One of the most-talked about works of fiction to emerge from China in recent years, this novel about an urban youth "displaced" to a small village in rural China during the Cultural Revolution is a fictionalized portrait of the author's own experience as a young man.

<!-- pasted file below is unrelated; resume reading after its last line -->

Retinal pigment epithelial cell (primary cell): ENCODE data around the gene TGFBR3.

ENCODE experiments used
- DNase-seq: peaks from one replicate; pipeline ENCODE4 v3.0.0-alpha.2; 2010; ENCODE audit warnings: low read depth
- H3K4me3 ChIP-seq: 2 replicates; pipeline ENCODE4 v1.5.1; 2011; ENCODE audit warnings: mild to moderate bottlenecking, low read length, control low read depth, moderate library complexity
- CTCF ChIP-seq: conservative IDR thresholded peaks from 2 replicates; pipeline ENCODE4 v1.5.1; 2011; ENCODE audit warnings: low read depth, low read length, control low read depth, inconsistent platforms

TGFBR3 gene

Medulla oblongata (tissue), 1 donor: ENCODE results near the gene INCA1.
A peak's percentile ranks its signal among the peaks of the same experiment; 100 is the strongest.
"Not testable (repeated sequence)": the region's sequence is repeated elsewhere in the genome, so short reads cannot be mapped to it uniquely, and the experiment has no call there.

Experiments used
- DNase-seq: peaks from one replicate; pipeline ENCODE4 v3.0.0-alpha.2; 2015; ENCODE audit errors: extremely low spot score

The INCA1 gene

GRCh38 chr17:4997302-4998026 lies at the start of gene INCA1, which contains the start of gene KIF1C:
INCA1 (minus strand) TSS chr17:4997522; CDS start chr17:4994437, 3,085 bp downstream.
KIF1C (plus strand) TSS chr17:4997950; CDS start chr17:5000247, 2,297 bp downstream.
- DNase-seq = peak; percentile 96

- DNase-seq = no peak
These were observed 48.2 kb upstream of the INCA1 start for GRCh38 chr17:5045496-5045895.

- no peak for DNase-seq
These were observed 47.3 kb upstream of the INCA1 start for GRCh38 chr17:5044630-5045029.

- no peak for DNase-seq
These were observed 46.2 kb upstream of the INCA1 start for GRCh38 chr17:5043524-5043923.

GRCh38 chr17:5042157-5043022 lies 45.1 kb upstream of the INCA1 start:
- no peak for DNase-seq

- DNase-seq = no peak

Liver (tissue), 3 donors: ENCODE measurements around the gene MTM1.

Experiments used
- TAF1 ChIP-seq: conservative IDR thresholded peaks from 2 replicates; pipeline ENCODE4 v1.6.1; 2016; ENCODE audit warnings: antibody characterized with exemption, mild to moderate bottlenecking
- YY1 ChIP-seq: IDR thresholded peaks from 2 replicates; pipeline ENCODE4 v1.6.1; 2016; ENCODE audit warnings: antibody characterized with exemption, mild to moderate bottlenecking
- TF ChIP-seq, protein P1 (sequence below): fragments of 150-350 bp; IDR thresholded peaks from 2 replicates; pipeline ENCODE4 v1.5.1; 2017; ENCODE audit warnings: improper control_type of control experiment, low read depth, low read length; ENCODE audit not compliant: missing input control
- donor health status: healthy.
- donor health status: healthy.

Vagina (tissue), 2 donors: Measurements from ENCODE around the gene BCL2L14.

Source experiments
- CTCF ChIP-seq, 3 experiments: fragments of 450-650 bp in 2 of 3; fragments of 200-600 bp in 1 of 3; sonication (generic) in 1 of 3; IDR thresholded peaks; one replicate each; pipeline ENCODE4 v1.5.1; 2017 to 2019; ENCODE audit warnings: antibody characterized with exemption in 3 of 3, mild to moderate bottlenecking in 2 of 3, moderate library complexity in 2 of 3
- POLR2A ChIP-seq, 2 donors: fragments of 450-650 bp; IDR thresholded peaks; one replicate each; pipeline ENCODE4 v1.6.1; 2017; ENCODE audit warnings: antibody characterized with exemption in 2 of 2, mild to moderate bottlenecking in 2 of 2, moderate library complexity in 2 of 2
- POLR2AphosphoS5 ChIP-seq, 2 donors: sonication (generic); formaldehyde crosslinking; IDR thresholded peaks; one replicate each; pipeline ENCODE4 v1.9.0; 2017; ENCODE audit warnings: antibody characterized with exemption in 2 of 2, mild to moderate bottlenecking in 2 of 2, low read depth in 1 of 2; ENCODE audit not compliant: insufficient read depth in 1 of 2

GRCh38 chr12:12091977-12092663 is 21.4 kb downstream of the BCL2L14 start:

The book, the winner of several prizes in China, stubbornly resists analysis. To enter its pages is to cross into a world of bandits and ghosts, where ''rude'' means ''pretty,'' homosexuals are ''Red Flower Daddies'' and people don't die, they ''scatter.'' Cross-references abound, and slowly the novel emerges as one grand idiom. This is a meditation on the trapdoors of language and on the microhistories buried within words. Katherine Wolff